You raise many good points. And I actually agree with you, but you are referring to a different set of issues than what was in the original post – whose voice is heard in the archive? Which archives and institutions control what is seen? How do record holders affect and interact with researchers?

    My issue is different – it is about the datum. And that is truly unique in comparison to other methods. In fieldwork, I write the field notes. In experiments, I design the treatment. In surveys, I write the questions. In interviews, I ask the question. But archives are the only data source commonly used in sociology where a researchers does not have direct control over the individual datum. In other words, in every single other methods, I can control (to some extent) what the individual datum is (e.g., field note or interview transcript). But I do not control the text that I find, even though I am free to frame and add meaning to it.

    Liked by 2 people

    fabiorojas

    February 5, 2018 at 6:15 pm

  6. I understand! I suppose my reaction was partly in response to how you set up the post — as a list of reflections on teaching about archives. As a result, it struck me that the above issues were not mentioned. They seem to me to be critical to any understanding of archival work, and especially important to discuss with students who can see archives as neutral holders of the past. In particular, describing archives as “fixed and given” ignores (to me, at least) that they are always in fact being shaped by interactions between donors, philanthropists, the state, archivists, and, of course, researchers themselves. Concerning the latter, a researcher can find documents that were never before seen, that the state or donors would prefer not to have seen, and that, once found, might motivate the archivist to consult with the state or donors and make those very same documents private moving forward (in fact, this just happened to one of our students here at UCLA). The opposite can hold true as well, of course (a researcher finds something never before seen, publishes with it, and the cat can never be put back in the bag again, so to speak — a good example of this is Christopher Browning’s discovery of interrogations with Reserve Police Battalion 101 of the German Order Police). In this sense, I feel it is important to tell students that archives are *not* fixed and given but that they are always being shaped by contemporary politics and researcher/archivist/other actor interactions. None of this negates your original post but I do feel it adds an important amendment.

    Liked by 2 people

    Aliza Luft

    February 5, 2018 at 6:29 pm

  7. Wise words, indeed. In terms of teaching, that is archives 101. We have lots of discussions about the creation of documents and the editing/creation/manipulation of archives.

    The post was merely a reflection on less obvious aspects of archives. For example, historians (the biggest archive users) have little sense about how researchers interact with research subjects. Conversely, sociologists are so obsessed with the social construction of data that we forget that some of it is actually beyond our control.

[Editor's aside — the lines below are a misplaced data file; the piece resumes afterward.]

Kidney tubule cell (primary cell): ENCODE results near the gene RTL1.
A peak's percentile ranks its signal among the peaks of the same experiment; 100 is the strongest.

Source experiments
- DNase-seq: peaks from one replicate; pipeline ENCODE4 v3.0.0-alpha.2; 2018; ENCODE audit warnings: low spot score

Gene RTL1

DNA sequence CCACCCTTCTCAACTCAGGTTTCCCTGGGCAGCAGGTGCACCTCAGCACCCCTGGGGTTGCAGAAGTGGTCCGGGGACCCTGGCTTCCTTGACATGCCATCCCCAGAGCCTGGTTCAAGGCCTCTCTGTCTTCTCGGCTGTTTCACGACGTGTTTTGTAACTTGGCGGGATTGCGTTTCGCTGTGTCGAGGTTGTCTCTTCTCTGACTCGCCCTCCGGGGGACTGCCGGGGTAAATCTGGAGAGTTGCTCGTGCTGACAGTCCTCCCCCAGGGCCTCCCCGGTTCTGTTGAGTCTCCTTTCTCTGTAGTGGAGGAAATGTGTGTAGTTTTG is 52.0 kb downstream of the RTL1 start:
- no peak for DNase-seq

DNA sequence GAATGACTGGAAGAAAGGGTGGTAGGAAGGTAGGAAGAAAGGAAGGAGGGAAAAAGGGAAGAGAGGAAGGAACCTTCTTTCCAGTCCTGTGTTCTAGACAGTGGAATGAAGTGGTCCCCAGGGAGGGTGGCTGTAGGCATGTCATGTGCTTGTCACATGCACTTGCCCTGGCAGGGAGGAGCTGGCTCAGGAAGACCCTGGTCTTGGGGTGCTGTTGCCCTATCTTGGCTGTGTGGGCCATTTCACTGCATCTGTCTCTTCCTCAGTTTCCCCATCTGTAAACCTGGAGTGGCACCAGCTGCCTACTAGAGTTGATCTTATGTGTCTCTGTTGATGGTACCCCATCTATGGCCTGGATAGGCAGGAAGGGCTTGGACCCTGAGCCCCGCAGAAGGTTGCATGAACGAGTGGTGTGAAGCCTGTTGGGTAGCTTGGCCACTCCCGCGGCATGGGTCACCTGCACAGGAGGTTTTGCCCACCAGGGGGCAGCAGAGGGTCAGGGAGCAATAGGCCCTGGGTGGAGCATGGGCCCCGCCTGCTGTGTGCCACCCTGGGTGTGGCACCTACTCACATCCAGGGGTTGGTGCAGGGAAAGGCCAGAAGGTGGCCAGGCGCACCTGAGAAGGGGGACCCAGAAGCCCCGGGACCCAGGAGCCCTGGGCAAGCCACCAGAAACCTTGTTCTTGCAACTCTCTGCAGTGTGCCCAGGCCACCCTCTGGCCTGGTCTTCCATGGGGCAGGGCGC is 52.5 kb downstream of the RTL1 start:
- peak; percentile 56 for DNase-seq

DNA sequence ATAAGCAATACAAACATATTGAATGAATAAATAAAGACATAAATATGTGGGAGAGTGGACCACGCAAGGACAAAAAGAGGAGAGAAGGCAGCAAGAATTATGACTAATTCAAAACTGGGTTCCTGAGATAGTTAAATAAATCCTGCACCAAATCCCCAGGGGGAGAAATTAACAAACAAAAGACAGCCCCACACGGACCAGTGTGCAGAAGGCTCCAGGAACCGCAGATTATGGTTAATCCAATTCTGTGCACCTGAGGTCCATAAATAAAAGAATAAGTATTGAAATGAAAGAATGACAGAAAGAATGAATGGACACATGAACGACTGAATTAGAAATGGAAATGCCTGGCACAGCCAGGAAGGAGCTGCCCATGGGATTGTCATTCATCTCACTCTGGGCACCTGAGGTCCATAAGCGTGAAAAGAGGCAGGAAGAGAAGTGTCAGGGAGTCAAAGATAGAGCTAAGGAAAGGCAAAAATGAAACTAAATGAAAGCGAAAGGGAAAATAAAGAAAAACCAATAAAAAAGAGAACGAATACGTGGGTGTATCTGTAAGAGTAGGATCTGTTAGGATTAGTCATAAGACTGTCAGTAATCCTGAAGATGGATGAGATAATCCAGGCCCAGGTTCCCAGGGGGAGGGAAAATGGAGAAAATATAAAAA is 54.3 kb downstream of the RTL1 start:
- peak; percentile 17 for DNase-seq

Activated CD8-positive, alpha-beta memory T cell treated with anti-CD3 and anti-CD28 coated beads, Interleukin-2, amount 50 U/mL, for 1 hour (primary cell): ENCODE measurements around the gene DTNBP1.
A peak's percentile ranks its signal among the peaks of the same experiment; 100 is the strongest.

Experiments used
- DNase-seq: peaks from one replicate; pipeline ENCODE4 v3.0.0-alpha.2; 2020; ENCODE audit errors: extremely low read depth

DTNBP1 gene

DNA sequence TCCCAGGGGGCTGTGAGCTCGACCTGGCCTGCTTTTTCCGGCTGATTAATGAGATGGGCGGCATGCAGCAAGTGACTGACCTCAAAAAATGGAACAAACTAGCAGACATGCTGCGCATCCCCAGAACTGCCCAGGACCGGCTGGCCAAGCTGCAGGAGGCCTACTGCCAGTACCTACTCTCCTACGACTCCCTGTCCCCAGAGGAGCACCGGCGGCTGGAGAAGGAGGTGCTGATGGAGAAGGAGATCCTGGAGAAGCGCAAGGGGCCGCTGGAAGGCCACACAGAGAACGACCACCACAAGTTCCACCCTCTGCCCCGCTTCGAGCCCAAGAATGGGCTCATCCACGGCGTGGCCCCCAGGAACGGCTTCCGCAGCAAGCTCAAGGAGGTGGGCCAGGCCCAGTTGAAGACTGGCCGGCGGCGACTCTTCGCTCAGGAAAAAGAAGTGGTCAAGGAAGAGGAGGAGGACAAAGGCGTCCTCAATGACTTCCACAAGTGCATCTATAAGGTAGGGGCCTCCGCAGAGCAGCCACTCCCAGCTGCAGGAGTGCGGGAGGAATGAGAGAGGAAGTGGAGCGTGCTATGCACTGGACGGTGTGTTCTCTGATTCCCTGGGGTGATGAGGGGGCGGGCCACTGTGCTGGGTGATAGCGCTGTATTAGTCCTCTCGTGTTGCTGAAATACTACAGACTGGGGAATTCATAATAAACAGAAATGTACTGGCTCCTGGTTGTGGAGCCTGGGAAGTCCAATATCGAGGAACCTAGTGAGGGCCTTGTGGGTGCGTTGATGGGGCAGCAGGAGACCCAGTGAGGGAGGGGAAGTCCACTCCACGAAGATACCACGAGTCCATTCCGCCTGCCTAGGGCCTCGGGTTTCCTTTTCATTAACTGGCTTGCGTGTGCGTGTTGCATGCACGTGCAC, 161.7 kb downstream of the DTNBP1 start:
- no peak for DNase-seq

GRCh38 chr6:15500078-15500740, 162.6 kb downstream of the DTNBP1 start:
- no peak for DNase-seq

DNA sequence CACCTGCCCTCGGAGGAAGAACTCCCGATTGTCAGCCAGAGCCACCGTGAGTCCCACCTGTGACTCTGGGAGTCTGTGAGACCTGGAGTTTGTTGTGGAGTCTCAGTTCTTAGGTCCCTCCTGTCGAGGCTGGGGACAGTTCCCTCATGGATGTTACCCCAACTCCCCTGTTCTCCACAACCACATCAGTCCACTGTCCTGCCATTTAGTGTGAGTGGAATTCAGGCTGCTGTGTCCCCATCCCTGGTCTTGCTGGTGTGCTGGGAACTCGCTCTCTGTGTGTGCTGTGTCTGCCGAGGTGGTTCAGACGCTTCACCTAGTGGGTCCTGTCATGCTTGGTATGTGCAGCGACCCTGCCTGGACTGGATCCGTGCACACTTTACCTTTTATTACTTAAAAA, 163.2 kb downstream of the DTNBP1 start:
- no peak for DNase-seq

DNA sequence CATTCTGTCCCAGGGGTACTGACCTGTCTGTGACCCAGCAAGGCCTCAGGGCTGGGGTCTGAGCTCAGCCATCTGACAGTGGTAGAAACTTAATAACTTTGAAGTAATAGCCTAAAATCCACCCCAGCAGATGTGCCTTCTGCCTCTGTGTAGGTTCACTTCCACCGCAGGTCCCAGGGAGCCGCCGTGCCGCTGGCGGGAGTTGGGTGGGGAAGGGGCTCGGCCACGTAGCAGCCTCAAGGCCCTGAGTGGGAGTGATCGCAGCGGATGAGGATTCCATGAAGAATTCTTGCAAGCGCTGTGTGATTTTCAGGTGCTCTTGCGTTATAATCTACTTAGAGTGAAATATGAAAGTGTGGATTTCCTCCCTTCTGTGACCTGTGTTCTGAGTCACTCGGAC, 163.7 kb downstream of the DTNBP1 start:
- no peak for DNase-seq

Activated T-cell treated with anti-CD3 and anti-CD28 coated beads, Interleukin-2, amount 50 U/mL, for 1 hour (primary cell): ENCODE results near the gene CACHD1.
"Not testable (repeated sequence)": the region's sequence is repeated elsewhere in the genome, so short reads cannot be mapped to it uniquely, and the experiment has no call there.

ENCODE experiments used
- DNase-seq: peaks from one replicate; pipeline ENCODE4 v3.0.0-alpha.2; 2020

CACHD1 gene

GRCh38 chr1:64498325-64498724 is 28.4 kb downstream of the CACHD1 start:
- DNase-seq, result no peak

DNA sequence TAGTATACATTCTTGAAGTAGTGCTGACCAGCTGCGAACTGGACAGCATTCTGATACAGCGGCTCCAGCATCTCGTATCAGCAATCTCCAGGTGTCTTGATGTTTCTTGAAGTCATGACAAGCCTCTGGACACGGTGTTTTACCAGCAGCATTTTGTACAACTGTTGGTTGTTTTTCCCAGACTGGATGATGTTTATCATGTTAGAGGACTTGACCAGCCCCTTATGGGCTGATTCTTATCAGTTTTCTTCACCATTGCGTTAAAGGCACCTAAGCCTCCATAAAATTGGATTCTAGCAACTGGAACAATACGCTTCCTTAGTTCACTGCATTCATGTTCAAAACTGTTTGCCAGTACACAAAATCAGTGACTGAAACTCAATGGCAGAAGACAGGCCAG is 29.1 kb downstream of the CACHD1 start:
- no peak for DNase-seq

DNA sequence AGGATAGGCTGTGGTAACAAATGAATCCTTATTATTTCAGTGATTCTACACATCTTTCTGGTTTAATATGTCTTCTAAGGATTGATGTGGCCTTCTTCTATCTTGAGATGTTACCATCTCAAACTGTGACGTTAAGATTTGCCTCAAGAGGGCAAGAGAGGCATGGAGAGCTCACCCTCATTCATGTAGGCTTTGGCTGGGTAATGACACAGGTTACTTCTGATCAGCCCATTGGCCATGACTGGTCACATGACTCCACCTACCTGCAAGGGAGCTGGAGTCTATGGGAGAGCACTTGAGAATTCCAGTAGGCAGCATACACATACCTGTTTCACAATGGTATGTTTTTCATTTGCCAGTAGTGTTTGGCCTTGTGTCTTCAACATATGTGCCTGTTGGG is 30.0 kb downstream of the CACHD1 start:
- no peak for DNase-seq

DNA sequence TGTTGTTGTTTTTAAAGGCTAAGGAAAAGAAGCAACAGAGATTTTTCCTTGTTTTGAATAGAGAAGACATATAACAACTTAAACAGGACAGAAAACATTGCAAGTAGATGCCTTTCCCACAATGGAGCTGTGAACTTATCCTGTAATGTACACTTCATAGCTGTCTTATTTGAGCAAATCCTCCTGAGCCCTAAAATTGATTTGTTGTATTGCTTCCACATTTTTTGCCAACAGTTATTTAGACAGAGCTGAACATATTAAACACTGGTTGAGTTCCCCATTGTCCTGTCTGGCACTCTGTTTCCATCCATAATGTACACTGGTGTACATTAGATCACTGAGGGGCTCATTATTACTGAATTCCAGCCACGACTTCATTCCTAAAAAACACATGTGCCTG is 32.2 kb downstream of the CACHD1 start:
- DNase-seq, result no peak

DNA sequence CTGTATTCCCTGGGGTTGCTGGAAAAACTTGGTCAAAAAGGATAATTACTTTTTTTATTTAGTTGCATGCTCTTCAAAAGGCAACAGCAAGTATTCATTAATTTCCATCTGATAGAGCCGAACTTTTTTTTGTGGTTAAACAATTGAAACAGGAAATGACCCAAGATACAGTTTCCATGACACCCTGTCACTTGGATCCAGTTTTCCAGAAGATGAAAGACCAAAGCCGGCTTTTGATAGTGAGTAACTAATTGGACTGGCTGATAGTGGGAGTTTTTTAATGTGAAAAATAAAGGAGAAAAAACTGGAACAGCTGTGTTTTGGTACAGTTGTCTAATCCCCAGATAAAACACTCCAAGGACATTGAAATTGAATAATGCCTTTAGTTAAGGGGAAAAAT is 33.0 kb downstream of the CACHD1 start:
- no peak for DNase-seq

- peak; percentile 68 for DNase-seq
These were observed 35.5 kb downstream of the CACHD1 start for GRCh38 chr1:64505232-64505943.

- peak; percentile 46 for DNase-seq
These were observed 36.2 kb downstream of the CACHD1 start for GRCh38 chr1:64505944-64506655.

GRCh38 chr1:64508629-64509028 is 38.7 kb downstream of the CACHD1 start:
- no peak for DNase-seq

Liked by 1 person

    fabiorojas

    February 5, 2018 at 6:32 pm

  8. I’m a little confused by part of the presumption. Considering a large amount of the research done based upon surveys is secondary, the idea that “archives are the only data source commonly used in sociology where a researchers does not have direct control over the individual datum” seems to be an overstatement.

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    hello

    February 5, 2018 at 7:43 pm

  9. The point about manipulation is very important. I had an experience where the specific document I needed to consult–which existed in only one archive–had been discarded the year before. I had another experience were documents (not ones I needed, but ones I knew about) which had been used by prior researchers had been closed to public view due to concerns about the propriety of access, and the only clue was a letter in a misplaced folder.

    I would also emphasize that archival work can be combined fruitfully with other methods. I have found that combining archival with interview methods leads to much richer data than either approach would alone. People’s memories of events decades in the past are iffy and asking them specific questions about what the documents say can lead to really interesting conversations–and, most importantly, without the archives it might be impossible to figure out who to interview.

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    Mikaila

    February 5, 2018 at 9:55 pm

  10. @hello: I think I am right on this point. The point is not about secondary data, which by definition is created by someone. Rather, it is about the process of data creation. The original researchers does not choose to create the data, it is found. In survey data, the data is created through interaction between a surveyor and the responding. HUGE difference.

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    fabiorojas

    February 6, 2018 at 3:02 am